May 03, 2005
Tools in Personal Environments: A Taste of New Technologies
by Megan Fox.
I'm blogging from another library conference, this time it's the NEASIST Spring Program Syndicate, Aggregate, Communicate: New Web Tools in Real Applications for Libraries, Companies and Regular Folk. Check out the Program Weblog.
My notes on the first presentation:
See the outline and bibliography here.
The Toys, er, Tools
Tools are getting cooler and are finally starting to converge. Phones are no longer just phones and pda's are no longer just calendars. The new devices are starting to combine more than two functions (phone, messaging, mp3 player, web browsing, personal organizer). The words of the day are "handheld" and "mobile." This is what our young users have and how they want to access the library.
How are librarians using these tools?
Distribution of information (hours, circulation, news, events, policies via small format web pages, text messaging)
Some dissemination of library collections (ebooks, audio)
Reference (real-time messaging)
Tours, Tutorials and more!
Blogs are on the scene. (Cover of business week)
Everybody's blogging: librarians, vendors, oclc.
Blogs are not just personal diaries.
In addition to use by indivduals as a professional development tool, libraries as organizations are starting to use weblogs. Some are starting to call these weblogs "Enterprise blogs".
"Enterprise blogs" are used internally in the library for information distribution, project managment, knowledge management, and content management.
Blogs are also being used by libraries to share information with their patrons (see tools section for list of information).
Really Simple Syndication or Rich Site Summary or RDF (Resource Description Framework) Site Summary.
RSS is a reformatting of website/weblog content in xml for easy syndication.
When used with an aggregator, RSS simplifies the process of scanning the morass of information resources on the world wide web. If supplemented by instant messaging for immediate communication may be able to replace the widespread (mis?)use of email.
Like blogs, first useful to librarians as a professional development tool.
Libraries are also using RSS to enhance services, again in the area of sharing important information with their patrons (see tools section).
RSS allows library patrons to personalize their information exchange with the library (selecting and customizing the information feeds to which they subscribe).
An application of RSS to publish audio. A podcast can be thought of as a blog with audio and RSS. Patrons can subscribe to the podcast and get updates when new audio files are available. The podcast reader will automatically download the audio files to the patrons mp3 player when they sync it with their computer. In this fashion the internet is being used to syndicate regular audio programs as an alternative to radio.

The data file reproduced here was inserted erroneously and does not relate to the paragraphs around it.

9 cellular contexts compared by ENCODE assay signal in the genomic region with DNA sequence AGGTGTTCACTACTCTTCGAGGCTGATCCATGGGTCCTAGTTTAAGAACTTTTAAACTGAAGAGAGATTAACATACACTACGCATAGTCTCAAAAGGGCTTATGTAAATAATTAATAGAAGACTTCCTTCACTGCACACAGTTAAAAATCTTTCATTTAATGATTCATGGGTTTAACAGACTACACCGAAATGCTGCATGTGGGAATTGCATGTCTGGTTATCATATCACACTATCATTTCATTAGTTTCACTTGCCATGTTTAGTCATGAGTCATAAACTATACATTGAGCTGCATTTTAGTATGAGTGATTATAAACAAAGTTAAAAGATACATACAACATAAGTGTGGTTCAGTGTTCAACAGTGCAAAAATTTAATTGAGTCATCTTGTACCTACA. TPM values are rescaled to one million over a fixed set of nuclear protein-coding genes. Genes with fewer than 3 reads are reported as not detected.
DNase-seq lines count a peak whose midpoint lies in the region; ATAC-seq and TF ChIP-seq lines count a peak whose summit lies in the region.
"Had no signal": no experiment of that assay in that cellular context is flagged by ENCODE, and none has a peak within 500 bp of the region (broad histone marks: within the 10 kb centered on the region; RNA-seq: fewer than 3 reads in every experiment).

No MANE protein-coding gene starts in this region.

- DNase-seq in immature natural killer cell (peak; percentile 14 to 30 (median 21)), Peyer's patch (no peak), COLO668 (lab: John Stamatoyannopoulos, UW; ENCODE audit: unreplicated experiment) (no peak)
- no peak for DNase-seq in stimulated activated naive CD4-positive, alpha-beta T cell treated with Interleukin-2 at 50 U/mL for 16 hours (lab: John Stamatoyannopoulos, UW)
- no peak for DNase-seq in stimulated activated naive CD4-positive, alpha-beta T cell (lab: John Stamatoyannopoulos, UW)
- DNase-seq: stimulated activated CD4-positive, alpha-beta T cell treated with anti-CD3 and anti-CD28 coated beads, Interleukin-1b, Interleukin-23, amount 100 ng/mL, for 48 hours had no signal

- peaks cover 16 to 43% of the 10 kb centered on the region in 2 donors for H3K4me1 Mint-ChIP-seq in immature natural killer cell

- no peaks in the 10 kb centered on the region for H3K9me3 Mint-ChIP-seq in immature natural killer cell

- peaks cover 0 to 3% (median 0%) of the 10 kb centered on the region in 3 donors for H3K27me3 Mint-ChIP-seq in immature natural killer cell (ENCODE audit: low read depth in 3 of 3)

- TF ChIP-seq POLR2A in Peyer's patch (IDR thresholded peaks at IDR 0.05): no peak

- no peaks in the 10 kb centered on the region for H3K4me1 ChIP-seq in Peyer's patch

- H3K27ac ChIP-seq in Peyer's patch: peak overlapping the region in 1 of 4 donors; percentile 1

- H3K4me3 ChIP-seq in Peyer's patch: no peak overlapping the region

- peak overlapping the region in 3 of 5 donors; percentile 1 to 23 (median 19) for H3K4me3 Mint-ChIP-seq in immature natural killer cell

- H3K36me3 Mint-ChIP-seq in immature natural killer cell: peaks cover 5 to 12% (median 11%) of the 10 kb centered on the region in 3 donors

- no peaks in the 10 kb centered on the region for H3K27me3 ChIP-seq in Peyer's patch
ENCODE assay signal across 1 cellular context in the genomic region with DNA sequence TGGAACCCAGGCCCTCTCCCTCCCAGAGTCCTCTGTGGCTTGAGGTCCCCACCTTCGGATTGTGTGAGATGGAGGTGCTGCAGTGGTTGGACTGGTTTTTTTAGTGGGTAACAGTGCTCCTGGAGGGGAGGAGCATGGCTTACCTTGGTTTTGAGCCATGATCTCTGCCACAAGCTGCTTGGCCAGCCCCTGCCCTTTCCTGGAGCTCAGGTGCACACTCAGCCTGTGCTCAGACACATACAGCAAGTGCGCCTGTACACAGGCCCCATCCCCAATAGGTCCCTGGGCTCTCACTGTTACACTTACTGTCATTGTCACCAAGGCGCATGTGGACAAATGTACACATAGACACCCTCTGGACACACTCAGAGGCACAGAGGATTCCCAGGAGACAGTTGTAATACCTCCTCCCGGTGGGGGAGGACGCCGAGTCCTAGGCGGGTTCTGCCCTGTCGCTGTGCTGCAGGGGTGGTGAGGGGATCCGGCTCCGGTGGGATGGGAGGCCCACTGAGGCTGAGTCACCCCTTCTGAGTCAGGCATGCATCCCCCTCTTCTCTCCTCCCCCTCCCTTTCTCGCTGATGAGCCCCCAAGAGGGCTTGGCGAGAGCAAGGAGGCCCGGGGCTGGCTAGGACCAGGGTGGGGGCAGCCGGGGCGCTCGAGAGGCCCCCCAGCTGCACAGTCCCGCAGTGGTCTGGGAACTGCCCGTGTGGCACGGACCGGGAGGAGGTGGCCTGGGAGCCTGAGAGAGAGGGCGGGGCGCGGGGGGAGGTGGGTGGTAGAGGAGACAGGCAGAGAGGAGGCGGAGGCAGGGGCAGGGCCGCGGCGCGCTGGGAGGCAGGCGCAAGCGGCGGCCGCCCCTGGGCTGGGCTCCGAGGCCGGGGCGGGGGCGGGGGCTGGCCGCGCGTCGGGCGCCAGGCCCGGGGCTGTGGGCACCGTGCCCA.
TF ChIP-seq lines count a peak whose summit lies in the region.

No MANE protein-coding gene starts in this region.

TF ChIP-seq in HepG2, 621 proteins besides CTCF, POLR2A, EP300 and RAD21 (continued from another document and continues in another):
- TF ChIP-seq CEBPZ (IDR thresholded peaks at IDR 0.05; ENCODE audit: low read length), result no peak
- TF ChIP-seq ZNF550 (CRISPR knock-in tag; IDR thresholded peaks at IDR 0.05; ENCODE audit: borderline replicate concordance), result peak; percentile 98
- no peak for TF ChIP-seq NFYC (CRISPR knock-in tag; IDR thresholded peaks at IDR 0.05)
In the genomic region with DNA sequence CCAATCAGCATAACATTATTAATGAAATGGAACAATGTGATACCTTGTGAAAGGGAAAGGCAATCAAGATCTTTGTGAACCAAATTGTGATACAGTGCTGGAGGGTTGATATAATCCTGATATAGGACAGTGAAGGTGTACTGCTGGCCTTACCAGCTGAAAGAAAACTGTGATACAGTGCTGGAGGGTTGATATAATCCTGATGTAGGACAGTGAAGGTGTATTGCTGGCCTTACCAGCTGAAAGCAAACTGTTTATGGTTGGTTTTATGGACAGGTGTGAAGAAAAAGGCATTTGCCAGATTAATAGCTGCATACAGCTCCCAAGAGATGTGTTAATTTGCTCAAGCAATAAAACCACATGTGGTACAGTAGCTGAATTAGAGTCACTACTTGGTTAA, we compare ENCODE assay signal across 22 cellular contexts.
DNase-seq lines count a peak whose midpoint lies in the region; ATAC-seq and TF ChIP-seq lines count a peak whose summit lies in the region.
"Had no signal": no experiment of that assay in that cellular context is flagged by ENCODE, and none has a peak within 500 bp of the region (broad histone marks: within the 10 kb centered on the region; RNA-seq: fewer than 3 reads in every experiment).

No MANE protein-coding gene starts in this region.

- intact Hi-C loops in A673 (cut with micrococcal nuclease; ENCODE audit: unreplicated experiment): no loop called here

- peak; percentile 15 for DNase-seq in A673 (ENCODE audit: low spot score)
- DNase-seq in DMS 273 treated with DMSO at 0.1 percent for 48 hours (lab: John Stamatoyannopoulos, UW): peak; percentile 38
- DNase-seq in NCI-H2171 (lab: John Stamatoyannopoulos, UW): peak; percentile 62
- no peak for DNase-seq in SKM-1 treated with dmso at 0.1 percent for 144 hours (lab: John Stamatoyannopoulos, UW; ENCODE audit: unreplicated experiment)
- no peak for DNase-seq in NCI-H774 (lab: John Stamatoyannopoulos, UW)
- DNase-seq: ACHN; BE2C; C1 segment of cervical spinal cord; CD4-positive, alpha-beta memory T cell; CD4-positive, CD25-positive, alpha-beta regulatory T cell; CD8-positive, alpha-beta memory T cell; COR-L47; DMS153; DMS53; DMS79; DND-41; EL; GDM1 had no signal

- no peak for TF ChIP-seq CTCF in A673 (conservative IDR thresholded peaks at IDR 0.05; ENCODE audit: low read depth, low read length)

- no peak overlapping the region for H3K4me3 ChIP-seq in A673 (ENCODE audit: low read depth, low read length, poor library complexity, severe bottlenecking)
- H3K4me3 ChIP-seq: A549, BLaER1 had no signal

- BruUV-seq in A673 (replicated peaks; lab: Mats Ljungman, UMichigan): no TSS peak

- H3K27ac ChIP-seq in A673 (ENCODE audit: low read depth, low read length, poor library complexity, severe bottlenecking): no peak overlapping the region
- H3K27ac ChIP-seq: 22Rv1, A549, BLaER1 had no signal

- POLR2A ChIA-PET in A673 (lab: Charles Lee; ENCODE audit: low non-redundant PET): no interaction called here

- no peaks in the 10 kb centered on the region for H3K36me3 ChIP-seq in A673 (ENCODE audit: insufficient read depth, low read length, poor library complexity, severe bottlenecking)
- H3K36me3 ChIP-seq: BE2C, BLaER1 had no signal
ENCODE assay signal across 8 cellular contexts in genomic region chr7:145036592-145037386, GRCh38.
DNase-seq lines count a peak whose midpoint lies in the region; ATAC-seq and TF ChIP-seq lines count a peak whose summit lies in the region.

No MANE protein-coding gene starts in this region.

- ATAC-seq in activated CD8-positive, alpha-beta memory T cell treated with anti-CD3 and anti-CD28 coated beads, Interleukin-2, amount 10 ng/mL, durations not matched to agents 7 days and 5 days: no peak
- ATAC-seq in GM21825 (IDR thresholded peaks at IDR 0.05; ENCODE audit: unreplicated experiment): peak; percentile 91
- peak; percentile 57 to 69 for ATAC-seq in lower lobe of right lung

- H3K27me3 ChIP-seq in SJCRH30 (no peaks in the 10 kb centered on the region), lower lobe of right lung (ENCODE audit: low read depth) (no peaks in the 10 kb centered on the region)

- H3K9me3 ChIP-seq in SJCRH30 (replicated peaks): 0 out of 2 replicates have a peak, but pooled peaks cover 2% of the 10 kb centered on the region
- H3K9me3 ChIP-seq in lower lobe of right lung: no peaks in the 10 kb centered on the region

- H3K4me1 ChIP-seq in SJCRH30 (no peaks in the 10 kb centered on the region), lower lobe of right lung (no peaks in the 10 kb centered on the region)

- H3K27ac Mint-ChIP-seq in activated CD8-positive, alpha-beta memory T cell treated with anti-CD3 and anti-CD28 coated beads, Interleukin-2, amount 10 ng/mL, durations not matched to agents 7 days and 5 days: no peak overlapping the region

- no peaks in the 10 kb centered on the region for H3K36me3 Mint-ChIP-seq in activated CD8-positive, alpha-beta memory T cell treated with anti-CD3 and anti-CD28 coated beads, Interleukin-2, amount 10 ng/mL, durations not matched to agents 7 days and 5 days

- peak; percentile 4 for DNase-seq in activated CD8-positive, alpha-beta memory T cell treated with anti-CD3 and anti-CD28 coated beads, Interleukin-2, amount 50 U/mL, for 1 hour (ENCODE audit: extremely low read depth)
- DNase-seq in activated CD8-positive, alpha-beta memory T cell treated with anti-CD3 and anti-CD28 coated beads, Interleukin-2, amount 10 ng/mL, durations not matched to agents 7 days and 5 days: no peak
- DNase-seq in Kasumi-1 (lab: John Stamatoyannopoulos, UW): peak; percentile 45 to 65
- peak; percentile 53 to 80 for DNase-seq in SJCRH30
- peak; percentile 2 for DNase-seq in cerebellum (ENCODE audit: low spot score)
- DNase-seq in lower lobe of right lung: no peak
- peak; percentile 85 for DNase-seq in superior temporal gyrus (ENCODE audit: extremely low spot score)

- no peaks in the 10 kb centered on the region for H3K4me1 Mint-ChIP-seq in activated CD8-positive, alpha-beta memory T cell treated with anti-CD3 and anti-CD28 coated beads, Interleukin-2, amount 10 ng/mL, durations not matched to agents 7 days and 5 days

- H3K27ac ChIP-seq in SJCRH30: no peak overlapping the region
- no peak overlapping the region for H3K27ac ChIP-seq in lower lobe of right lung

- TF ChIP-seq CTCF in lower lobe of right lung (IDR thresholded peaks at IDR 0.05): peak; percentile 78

A collaborative tool for writing web sites and pages. Part of what is called the "Read/Write" Web. This means giving editorial control to multiple persons in a group. Wikis represent collaborative memory, and a great content and project management tool.
Instant Messaging (IM) and Text Messaging
The "Millenials" IM far more than they email or any other of the technologies.
Libraries are starting to use IM to communicate with patrons (often for the first time). Many IM Reference desks have recently opened. Before Libraries implement this service they need to think through the policy questions. IM can be demanding and needs to supplement, not replace other librarian/patron interactions.
These are ridiculously useful and are part of trend of integrating internet/web services with desktop applications other than the browser window. Why travel to google.com when you can very quickly engage the google search engine with many fewer clicks.
The Web Search vendors are also producing applications that will index your hard drive and improve your ability to search for files/applications (and bits of information in files/applications) on your own hard drive.
New tools to allow you to store your bookmarks on a public server and catalog them with your own tags and share these bookmarks (and tags) with others.
Megan mentioned that Folksonomies put the power to organize information resources in the hands of the public who supposedly are most familiar with the content and also familiar with how they will search for the content. Is this true? Are patrons aware of their organization and search habits?
Megan mentioned that folks think that calling Folksonomies "Tagging" diminishes them. That there is something in Folksonomies that transcends untrained individuals adding keywords to their public information resources.
? Is the distinction between Folksonomies vs. Tagging real? Have Folksonomies ever really happened?
It seems like the early adoption of all these tools is undertaken by brave pioneers who employ them for professional development. But that the real usefullness of these tools comes when libraries themselves employ these tools as new mechanisms for exchanging information with users.
It seems like the benefit to libraries that these new tools provide in common are:
- New avenues for disseminating important information to the patron
- New ways to communicate in real time with patrons
- New ways to collaboratively organize and produce information/collections within the library